The Two French Revolutions, 1789-1796
Guglielmo Ferrero was an Italian historian and journalist, born in 1871, who made his name by a five-volume work on the greatness and decline of Rome, in 1907. In the 1930s he was forced into exile in Switzerland, where he began to interest himself in the history of the French Revolution. In 1942 he published a trilogy on Europe after the Terror, and in the same year he delivered a course of lectures in Geneva intending to use them as an introduction to this work. He died, however, before he could turn the lectures into a book. The Two French Revolutions was written by his pupil, Luc Monnier, from his very full notes. First published in French in 1951, it has now been translated into English (not always happily), with a Foreword by Professor Crane Brinton.
Ferrero was a liberal preoccupied by problems of political morality throughout his life, who in old age became the victim of political persecution. In this work he is plainly obsessed with the horrors of revolutionary regimes. “France,” he says in one place, “having been the first to experiment with revolutionary government, knew better than any other country how frightful it was.” He felt himself to be living in an age to which the French revolution provided many parallels. His object was to explain the nature of revolutionary governments.
On pp. 149-50 he lists their characteristics under five headings: “a disruption of the former legal system”; “illegitimate power”; “a general state of fear”; “abuse of force”; “a morbid excess of energy.” He sees illegitimate power as following from a disruption of the former legal system and as giving rise to the other attributes of a state of revolution. Illegitimate power is the key concept of his work: “only sincere acceptance,” he says “whether active or passive, can make power legitimate.” He found all the governments of the Revolution illegitimate because they lacked such acceptance. The National Assembly rose out of the ruins of the ancien régime, which (as Ferrero seems to have supposed) had been passively accepted by virtue of prescriptive right. This Assembly saw itself as isolated in the midst of a general anarchy and without an army to defend it.
The discontent of the upper classes grew in proportion to the reforms that were passed. The court, the nobility, and the clergy feared the Assembly, which in turn feared them…the National Assembly also feared the restlessness of the masses in the larger cities, chiefly in Paris. These mobs were prey to a veritable delirium of persecution, attributing all their sufferings to plots on the part of the court and the higher clergy.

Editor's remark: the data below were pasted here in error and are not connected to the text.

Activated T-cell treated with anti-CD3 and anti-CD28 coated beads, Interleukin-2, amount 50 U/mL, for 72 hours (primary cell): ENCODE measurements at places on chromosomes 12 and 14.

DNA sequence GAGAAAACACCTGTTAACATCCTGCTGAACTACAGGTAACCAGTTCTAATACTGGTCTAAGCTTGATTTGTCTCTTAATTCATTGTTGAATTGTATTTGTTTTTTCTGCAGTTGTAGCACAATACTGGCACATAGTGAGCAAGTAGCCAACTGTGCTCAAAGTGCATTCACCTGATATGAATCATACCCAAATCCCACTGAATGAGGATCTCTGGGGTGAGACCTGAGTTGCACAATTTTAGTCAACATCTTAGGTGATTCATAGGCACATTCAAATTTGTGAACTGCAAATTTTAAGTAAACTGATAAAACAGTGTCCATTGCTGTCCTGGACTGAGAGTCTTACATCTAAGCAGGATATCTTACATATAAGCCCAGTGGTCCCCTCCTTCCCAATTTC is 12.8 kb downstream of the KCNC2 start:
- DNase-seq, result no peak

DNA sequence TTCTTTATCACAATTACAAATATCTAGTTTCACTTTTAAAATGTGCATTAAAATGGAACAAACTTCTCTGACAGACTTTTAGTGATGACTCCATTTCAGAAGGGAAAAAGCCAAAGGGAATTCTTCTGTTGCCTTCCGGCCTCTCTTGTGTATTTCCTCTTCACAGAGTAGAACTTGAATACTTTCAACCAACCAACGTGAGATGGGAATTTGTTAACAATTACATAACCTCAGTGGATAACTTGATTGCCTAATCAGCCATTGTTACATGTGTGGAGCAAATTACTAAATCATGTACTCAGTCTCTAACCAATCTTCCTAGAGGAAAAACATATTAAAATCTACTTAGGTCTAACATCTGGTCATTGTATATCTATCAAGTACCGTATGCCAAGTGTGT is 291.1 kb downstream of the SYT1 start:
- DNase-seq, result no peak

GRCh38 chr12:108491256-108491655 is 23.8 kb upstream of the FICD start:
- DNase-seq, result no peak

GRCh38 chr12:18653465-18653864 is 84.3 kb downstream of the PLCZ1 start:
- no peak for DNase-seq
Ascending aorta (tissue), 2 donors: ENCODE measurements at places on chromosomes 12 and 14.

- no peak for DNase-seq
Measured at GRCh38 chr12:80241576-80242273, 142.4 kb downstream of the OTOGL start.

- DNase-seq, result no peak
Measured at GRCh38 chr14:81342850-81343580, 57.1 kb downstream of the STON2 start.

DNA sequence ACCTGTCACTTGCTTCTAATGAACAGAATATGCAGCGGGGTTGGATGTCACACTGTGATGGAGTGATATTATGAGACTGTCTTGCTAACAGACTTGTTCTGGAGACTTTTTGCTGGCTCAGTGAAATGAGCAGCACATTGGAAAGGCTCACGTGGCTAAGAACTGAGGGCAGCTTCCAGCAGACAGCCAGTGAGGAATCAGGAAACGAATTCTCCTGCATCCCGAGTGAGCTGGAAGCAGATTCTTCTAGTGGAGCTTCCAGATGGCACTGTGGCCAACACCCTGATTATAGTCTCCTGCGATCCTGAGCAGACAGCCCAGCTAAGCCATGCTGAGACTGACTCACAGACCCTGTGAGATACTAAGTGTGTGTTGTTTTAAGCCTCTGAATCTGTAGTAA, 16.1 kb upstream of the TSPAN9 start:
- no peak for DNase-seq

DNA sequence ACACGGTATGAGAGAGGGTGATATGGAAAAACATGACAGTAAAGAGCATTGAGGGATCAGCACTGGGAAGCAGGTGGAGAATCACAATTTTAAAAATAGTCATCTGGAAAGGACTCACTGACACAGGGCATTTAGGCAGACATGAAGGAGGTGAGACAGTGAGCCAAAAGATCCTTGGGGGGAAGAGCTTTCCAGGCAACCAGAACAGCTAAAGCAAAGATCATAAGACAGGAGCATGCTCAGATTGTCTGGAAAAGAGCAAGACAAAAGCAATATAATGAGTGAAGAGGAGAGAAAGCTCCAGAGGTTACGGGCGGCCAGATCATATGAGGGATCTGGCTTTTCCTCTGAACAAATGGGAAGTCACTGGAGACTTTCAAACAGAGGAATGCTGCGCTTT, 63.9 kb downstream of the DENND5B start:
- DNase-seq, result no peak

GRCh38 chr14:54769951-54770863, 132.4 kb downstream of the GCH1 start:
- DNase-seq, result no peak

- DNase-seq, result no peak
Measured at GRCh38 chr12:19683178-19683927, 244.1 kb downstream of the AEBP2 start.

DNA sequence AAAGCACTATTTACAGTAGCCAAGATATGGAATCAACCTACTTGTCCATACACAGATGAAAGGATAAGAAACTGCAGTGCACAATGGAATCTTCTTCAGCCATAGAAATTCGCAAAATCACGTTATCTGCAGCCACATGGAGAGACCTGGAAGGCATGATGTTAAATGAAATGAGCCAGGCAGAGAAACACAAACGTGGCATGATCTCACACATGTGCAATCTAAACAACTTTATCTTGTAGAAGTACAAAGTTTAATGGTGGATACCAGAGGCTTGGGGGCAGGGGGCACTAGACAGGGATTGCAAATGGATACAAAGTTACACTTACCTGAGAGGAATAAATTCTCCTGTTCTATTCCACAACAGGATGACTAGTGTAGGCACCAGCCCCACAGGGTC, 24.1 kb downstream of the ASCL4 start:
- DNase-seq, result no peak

The National Assembly was succeeded by the Legislative Assembly which, to an even greater extent,
found itself isolated in the country. The principle of democratic legitimacy, which should have justified its right to govern, did not do so because this principle was not recognized by the majority of the nation. What were the consequences? The Legislative Assembly was seized by fear and did not know how to apply the principles of representative government with the energy and understanding necessary to make itself legitimate.
Its fears drove it into war. War, inflation, unemployment, and starvation faced it with overwhelming problems which it bequeathed to the Convention.
The Convention was elected under a system of universal manhood suffrage, but it lacked a basis in consent to an ever greater extent than did its two predecessors, because through fear or indifference most of the electors failed to vote. “The Convention was a revolutionary government overcome by fear. To understand its actions we must start from here.” So the story proceeds. To every question the answer is the same. Why did the revolutionary armies invade Belgium and the Rhineland in 1792? Why did the Jacobins inaugurate the Terror? Why were the Dantonistes and the Herbertistes proscribed? Why did the Thermidorean reaction fail to produce a stable regime? Because of fear. Each revolutionary government in turn, because it failed to win popular acceptance, was afraid, and fear leads its victims to resort to violence and terror.
SO BALD a summary may convey the impression that these lectures are the work of a crank. They are not. Admittedly so simple a formula can hardly explain the whole course of French history between 1789 and 1796, but it explains a great deal more than is commonly allowed. Since Ferrero wrote a quarter of a century ago, when he was over seventy, his knowledge, by contemporary standards, was often defective; he had his prejudices, of which the most extraordinary was his belief that it would have been possible to maintain a free economy in the midst of war and inflation. In general, however, he was neither prejudiced nor unfair. He felt no bitterness and launched no indictments. His judgments were dispassionate and inspired by the desire to understand “the inevitable necessity, stronger than the intelligence and will of men,” that drives revolutionaries into the “terrible contradictions” in which the French became entangled when they justified dictatorship and massacre in the name of liberty and the rights of man, and so “achieved results exactly the opposite of those intended.”